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NFC Programming in Android

  • March 25, 2013
  • By Chunyen Liu
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Android NFC Resources, Requirements, and Setup

Android's NFC support page is where you can find API documentation and some NFC sample codes.

What do you need to start your project? There are generally some hardware requirements and permissions you want to confirm with your app. They can be specified in your Android manifest file,AndroidManifest.xml. The minimum Android SDK version should be set to level 10:

<uses-sdk android:minSdkVersion="10"/>

Also, your app user's devices need to have NFC hardware and your app should have permission to interact with the hardware:

<uses-feature android:name="android.hardware.nfc" android:required="true"/> 
<uses-permission android:name="android.permission.NFC"/>

There are also optional NFC intents you can filter to handle the type of data scanned from NFC tags as follows. This is just a generic example to handle plain text data from the intent actionNDEF_DISCOVERED. There are other types of data defined in NFC specifications as well. Nevertheless, you can also achieve the same goal with the foreground tag dispatch system.

<intent-filter>
    <action android:name="android.nfc.action.NDEF_DISCOVERED"/>
    <category android:name="android.intent.category.DEFAULT"/>
    <data android:mimeType="text/plain"/>
</intent-filter>

NFC Data Exchange Format

NdefMessage contains the data transferred in NFC Data Exchange Format (NDEF). Each NdefMessage can be comprised of multiple records defined in NdefRecord. Each NdefRecord is interpreted according to its type definition specified in the 3-bit Type Name Format (TNF). Check out the complete listing for supported TNFs and their mappings. The most commonly used TNFs areTNF_WELL_KNOWN and TNF_MIME_MEDIA.

The tag dispatch system handles the unpacking of the NFC data through three intents, with data inside the intent bundle. From highest to lowest priority, they are ACTION_NDEF_DISCOVERED, ACTION_TECH_DISCOVERED, and ACTION_TAG_DISCOVERED. With official site's recommendation, "Whenever possible, work with NDEF messages and the ACTION_NDEF_DISCOVERED intent, because it is the most specific out of the three. This intent allows you to start your application at a more appropriate time than the other two intents, giving the user a better experience."

Reading NFC Tags and Stickers in Android

Figure 1 shows some miscellaneous NFC tags and stickers. They are available in many stores and vary in memory sizes and supported technologies.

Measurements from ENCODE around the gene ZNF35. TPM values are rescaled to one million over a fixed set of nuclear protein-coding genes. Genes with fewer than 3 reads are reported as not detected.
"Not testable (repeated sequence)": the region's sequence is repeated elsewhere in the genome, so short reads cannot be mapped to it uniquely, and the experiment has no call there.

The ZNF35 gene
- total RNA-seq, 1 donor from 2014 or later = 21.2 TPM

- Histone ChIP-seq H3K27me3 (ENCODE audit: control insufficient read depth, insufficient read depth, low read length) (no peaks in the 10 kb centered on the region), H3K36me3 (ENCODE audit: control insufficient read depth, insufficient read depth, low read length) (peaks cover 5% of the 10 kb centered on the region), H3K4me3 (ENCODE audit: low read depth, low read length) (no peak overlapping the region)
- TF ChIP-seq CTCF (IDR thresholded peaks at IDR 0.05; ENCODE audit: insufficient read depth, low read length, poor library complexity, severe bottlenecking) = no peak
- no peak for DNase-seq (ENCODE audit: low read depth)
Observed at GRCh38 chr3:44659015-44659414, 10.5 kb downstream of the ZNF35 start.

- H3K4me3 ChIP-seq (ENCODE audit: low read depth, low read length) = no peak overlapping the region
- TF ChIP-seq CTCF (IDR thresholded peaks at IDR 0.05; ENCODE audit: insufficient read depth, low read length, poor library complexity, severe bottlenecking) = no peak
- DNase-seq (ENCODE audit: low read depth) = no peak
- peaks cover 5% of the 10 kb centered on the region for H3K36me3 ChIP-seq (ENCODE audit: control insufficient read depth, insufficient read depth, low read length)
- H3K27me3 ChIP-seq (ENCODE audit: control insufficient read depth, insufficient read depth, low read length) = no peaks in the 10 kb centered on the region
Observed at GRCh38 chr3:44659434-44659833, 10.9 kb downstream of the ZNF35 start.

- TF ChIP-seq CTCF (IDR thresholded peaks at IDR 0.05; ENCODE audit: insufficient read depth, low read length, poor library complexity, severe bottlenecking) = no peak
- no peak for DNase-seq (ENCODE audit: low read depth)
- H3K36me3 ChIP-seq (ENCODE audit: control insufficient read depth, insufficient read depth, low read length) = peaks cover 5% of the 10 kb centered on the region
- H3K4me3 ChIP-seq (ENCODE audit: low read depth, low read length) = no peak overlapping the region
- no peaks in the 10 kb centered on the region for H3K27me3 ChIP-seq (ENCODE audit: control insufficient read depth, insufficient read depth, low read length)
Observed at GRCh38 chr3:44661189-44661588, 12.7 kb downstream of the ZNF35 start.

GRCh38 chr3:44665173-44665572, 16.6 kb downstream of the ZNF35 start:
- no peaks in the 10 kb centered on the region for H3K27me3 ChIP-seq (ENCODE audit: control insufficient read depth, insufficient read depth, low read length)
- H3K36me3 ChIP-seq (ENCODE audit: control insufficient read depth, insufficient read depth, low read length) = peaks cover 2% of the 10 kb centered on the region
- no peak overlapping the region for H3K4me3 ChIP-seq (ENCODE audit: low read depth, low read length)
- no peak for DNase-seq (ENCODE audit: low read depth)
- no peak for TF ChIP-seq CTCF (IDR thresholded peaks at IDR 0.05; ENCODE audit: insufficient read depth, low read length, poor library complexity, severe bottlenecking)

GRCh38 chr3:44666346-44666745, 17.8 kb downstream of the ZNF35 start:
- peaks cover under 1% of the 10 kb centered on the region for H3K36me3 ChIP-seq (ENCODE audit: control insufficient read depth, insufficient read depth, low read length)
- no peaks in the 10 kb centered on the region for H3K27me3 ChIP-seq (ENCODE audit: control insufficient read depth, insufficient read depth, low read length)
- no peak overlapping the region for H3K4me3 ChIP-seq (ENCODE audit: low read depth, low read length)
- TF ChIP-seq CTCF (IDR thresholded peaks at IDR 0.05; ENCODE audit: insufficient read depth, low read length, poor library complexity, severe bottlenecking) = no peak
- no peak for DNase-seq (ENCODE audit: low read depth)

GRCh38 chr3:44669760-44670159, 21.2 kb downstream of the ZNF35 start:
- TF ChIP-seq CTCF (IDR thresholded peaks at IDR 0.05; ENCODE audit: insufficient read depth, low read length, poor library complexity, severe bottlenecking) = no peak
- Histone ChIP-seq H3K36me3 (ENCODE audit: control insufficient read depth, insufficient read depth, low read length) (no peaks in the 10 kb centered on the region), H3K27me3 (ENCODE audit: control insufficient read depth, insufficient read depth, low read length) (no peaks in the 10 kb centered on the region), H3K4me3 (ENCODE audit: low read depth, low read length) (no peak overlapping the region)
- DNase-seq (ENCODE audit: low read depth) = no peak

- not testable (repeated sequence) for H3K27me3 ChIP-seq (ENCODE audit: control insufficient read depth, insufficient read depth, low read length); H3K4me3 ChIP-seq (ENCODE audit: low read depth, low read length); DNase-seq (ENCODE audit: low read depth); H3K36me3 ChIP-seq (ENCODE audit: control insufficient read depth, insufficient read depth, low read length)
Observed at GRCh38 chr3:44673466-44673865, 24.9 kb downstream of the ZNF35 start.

NFC Tags / Stickers
Figure 1: NFC Tags / Stickers

As we mention in the previous section, NdefMessage is the most generic way of exchanging NFC data. You can still define your own non-NDEF data format but that is beyond the scope of this tutorial. To illustrate how data is parsed and handled by the tag dispatch system, we only focus on the simple plain text type in our example. For other data types, you should check into the official site for the complete listing.

NfcAdapter is used to check the device NFC support. We use the option enableForegroundDispatch to indicate the tag dispatch is handled when the app is running on the foreground. The foreground dispatch system allows an activity to intercept an intent and claim priority over other activities that handle the same intent.

In onNewIntent(), we try to parse all NDEF messages and their records. Since there are several different data types, the example only tries to parse the pain text type as defined inNdefRecord.RTD_TEXT. Figure 2 shows the parsed result by receiving the data send by the beaming example in the next section.

public class TagDispatch extends Activity {
    private TextView mTextView;
    private NfcAdapter mNfcAdapter;
    private PendingIntent mPendingIntent;
    private IntentFilter[] mIntentFilters;
    private String[][] mNFCTechLists;
 
    @Override
    public void onCreate(Bundle savedState) {
        super.onCreate(savedState);
 
        setContentView(R.layout.main);
        mTextView = (TextView)findViewById(R.id.tv);
        mNfcAdapter = NfcAdapter.getDefaultAdapter(this);
 
        if (mNfcAdapter != null) {
            mTextView.setText("Read an NFC tag");
        } else {
            mTextView.setText("This phone is not NFC enabled.");
        }
 
        // create an intent with tag data and deliver to this activity
        mPendingIntent = PendingIntent.getActivity(this, 0,
            new Intent(this, getClass()).addFlags(Intent.FLAG_ACTIVITY_SINGLE_TOP), 0);
 
        // set an intent filter for all MIME data
        IntentFilter ndefIntent = new IntentFilter(NfcAdapter.ACTION_NDEF_DISCOVERED);
        try {
            ndefIntent.addDataType("*/*");
            mIntentFilters = new IntentFilter[] { ndefIntent };
        } catch (Exception e) {
            Log.e("TagDispatch", e.toString());
        }
 
        mNFCTechLists = new String[][] { new String[] { NfcF.class.getName() } };
    }
 
    @Override
    public void onNewIntent(Intent intent) {
        String action = intent.getAction();
        Tag tag = intent.getParcelableExtra(NfcAdapter.EXTRA_TAG);
 
        String s = action + "\n\n" + tag.toString();
 
        // parse through all NDEF messages and their records and pick text type only
        Parcelable[] data = intent.getParcelableArrayExtra(NfcAdapter.EXTRA_NDEF_MESSAGES);
        if (data != null) {
            try {
                for (int i = 0; i < data.length; i++) {
                    NdefRecord [] recs = ((NdefMessage)data[i]).getRecords();